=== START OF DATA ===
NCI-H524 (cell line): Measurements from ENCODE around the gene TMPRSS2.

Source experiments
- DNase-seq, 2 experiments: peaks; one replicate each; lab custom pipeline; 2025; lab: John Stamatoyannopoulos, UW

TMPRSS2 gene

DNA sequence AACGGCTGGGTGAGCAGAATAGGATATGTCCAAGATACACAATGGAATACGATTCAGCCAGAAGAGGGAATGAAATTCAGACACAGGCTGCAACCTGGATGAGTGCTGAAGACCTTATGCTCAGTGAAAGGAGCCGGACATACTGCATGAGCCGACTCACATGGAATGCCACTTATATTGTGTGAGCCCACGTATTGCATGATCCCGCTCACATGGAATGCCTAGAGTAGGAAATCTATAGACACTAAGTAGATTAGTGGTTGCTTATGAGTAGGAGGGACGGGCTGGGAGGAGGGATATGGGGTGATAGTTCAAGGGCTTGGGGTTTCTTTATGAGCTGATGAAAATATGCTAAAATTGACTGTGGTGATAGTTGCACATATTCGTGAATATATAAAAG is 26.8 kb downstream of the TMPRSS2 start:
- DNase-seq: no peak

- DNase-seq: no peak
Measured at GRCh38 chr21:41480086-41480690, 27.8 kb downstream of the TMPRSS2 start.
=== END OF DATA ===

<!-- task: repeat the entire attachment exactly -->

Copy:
NCI-H524 (cell line): Measurements from ENCODE around the gene TMPRSS2.

Source experiments
- DNase-seq, 2 experiments: peaks; one replicate each; lab custom pipeline; 2025; lab: John Stamatoyannopoulos, UW

TMPRSS2 gene

DNA sequence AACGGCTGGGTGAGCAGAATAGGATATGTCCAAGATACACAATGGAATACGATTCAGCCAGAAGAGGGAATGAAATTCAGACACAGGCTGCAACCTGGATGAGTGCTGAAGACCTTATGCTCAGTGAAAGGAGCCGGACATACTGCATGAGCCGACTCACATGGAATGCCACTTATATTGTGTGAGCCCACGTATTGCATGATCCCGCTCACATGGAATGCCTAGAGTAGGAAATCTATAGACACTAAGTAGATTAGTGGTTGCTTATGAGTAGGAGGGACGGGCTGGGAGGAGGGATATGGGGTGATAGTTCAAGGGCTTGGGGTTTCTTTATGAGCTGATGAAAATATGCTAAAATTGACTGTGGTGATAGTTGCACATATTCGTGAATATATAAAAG is 26.8 kb downstream of the TMPRSS2 start:
- DNase-seq: no peak

- DNase-seq: no peak
Measured at GRCh38 chr21:41480086-41480690, 27.8 kb downstream of the TMPRSS2 start.